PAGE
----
It’s not just the Netflix account that has parental controls. Life itself comes riddled with rules about what’s appropriate for children. Considering how important childhood is to the person they will grow up to be, it’s understandable that we want to shield them from any negative influences. It’s unfortunate then that this well-meaning idea of childhood censorship also includes queerness as being among topics that are ‘too adult’ for children to know about. This censorship of queerness hurts more than it helps, leading to lots of confused teens and twenty-somethings who are still figuring out their identities thanks to childhoods where the only kind of relationships they were exposed to were heterosexual ones.
With parents buying into childhood censorship (some to a really quite extreme extent), it’s up to other influences to give children the queer education that they are being denied. There are more queer characters and couples on television than ever before, to the point where GLAAD is retiring their Network Responsibility Index (an annual report quantifying queer representation on television) in favour of a new model that instead focuses on the quality of this representation.
Acknowledging media is important, because media provides a point of reference
Acknowledging media is important, because media provides a point of reference – characters to look to and see yourself in – and that is worth a lot when a queer education is still absent from our schools, which is where queer youth will be spending forty weeks of every year. With just the time at home to use to help our queer youth, it’s important to join GLAAD in examining the quality of queer representation – especially with regards to children’s media.
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Adventure Time’s Marceline and Princess Bubblegum are painfully familiar to any queer couple out there with younger relatives. Despite having confirmed romantic history, the bond between the two is reduced to a game of implications. They’re ‘friends’, they have a ‘bond’ – but nothing explicitly confirming their past relationship can be said onscreen where children might see it. Even when queer couples are allowed to exist in children’s media, as in Steven Universe, they are constantly under threat from the local networks. In the episode We Need to Talk, a more explicitly queer moment (where Rose dips Pearl while dancing) was censored by British distributor Cartoon Network UK due to UK legislation meaning that all programming must be ‘suitable for kids of any age at any time.’ This language reinforces the idea of queerness as an ‘adult’ topic.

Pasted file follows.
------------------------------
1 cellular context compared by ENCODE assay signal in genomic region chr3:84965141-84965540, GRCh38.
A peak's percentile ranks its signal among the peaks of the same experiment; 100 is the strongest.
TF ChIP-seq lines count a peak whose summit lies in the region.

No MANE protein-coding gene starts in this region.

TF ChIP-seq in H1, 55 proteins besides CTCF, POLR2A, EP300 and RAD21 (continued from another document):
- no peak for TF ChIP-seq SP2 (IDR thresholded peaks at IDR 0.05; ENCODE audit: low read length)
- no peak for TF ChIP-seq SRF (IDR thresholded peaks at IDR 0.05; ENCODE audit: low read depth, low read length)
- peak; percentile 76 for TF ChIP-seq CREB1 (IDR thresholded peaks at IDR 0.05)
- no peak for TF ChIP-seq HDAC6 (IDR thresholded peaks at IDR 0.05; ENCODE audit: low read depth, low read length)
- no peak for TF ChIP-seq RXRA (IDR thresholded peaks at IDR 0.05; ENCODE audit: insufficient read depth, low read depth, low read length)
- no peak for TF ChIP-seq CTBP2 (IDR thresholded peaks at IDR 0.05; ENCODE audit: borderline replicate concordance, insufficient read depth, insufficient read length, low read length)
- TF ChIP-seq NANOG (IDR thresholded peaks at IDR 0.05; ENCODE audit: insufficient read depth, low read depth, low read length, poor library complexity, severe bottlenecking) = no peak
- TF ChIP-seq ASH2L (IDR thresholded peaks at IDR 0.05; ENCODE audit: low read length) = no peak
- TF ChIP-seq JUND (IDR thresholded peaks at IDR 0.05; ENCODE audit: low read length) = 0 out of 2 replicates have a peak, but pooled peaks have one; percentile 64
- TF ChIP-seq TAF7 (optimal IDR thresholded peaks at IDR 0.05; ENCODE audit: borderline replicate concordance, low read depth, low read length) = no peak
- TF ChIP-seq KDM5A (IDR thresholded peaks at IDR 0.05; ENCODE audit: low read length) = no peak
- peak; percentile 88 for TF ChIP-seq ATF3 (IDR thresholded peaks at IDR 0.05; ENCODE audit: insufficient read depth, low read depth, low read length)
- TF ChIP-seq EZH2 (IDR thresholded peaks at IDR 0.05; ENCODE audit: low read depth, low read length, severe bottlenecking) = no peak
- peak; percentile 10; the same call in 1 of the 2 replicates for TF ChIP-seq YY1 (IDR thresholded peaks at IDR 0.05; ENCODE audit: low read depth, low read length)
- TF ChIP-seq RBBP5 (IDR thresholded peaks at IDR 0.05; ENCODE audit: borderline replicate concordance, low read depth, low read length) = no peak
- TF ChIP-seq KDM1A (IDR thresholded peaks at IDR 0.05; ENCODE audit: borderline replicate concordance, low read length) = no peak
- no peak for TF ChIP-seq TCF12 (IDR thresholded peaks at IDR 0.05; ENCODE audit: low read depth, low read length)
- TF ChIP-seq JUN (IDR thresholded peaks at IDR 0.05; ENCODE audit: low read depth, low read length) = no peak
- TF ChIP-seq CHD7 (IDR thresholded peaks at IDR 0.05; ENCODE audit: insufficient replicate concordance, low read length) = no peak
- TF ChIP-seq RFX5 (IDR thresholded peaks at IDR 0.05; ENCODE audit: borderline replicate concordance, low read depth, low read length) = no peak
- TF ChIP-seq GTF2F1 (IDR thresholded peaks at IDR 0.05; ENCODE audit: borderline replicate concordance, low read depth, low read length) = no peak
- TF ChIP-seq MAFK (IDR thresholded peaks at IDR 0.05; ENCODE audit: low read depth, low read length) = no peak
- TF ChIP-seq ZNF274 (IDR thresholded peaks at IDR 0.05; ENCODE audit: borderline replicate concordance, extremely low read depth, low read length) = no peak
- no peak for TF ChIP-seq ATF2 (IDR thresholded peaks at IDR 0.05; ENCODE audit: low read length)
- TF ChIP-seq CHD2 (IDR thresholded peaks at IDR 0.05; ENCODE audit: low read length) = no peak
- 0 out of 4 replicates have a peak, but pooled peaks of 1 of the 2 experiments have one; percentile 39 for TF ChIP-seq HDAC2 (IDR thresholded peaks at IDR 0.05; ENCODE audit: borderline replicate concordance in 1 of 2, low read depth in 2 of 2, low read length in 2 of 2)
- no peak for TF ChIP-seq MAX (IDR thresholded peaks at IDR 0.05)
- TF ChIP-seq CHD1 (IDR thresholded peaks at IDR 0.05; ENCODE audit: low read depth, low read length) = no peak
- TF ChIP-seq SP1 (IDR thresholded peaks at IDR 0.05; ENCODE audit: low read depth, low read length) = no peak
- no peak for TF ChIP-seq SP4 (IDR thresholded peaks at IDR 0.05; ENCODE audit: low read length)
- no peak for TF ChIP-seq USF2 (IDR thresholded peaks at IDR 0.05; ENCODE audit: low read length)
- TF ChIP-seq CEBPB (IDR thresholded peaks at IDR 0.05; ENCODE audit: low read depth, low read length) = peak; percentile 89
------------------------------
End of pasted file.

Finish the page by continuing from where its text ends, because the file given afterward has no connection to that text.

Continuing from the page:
I pose this question: who is all this censorship actually protecting? It certainly doesn’t do anything for our queer youth, and completely fails to recognise the value in providing a queer-friendly framework through which heterosexual children can also learn about queerness.
With all of these varying pressures trying to keep queerness vague and othered, it’s hard to learn about your own identity. It took me two years to understand my own sexuality, and in that time I went from calling myself heterosexual to asexual to bisexual and then finally to demisexual. It would have taken me much longer if it wasn’t for a friend I made in my very first seminar at university. She jokingly called herself the ‘Elf of Sexual Discovery’, and was so refreshingly open and knowledgeable that it made me take that step and admit to my own queerness.
I am aware, however, that not all of us are lucky enough to know an ‘Elf of Sexual Discovery’ who can help us on our way to an identity that fits. For me, that friend provided an education where every other traditional source had failed. It shouldn’t have been on her to deliver that service, though. It’s not fair to place the responsibility of care solely on the queer community, especially as it is all too easy to find yourself the only queer person in a circle of heterosexual friends, as was my experience during high school. Spending every school day in classes that ignored queer issues and identities with a group of heterosexual teenage boys and then going home to my heterosexual parents wasn’t exactly the best environment in which to examine my own identity, and that’s why I think a queer-friendly academic environment is so important.
I am aware, however, that not all of us are lucky enough to know an ‘Elf of Sexual Discovery’ who can help us on our way to an identity that fits.
It should be the duty of society to care for queer youth just as it cares for the needs of heterosexual youth, and by introducing queerness to school curriculums we can take a real step towards taking on that duty. In a time when ‘gay’ is a common insult in British schools – reflected by charity Stonewall’s 2013 study, which found that 99% of queer teenagers regularly hear homophobic language – it’s more important than ever to shift the responsibility from any individual ‘Elf’ that we might come across to society as a whole.